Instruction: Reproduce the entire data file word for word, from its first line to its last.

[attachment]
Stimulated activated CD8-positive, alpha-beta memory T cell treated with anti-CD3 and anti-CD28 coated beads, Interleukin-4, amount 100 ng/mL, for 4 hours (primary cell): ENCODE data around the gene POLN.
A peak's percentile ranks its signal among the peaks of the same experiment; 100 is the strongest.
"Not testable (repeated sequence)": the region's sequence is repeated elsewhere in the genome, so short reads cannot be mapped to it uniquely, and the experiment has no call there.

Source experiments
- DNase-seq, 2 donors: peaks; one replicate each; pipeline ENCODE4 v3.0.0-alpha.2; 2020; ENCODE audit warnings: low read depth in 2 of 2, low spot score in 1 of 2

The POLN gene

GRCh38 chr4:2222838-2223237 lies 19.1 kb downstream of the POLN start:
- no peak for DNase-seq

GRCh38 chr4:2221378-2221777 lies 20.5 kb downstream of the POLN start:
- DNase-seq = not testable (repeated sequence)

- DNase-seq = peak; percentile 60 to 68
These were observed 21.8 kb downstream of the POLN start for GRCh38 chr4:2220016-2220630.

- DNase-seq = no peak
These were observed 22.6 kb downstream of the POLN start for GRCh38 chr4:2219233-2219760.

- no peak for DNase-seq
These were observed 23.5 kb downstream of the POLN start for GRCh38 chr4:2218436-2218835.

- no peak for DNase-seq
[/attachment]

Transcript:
Stimulated activated CD8-positive, alpha-beta memory T cell treated with anti-CD3 and anti-CD28 coated beads, Interleukin-4, amount 100 ng/mL, for 4 hours (primary cell): ENCODE data around the gene POLN.
A peak's percentile ranks its signal among the peaks of the same experiment; 100 is the strongest.
"Not testable (repeated sequence)": the region's sequence is repeated elsewhere in the genome, so short reads cannot be mapped to it uniquely, and the experiment has no call there.

Source experiments
- DNase-seq, 2 donors: peaks; one replicate each; pipeline ENCODE4 v3.0.0-alpha.2; 2020; ENCODE audit warnings: low read depth in 2 of 2, low spot score in 1 of 2

The POLN gene

GRCh38 chr4:2222838-2223237 lies 19.1 kb downstream of the POLN start:
- no peak for DNase-seq

GRCh38 chr4:2221378-2221777 lies 20.5 kb downstream of the POLN start:
- DNase-seq = not testable (repeated sequence)

- DNase-seq = peak; percentile 60 to 68
These were observed 21.8 kb downstream of the POLN start for GRCh38 chr4:2220016-2220630.

- DNase-seq = no peak
These were observed 22.6 kb downstream of the POLN start for GRCh38 chr4:2219233-2219760.

- no peak for DNase-seq
These were observed 23.5 kb downstream of the POLN start for GRCh38 chr4:2218436-2218835.

- no peak for DNase-seq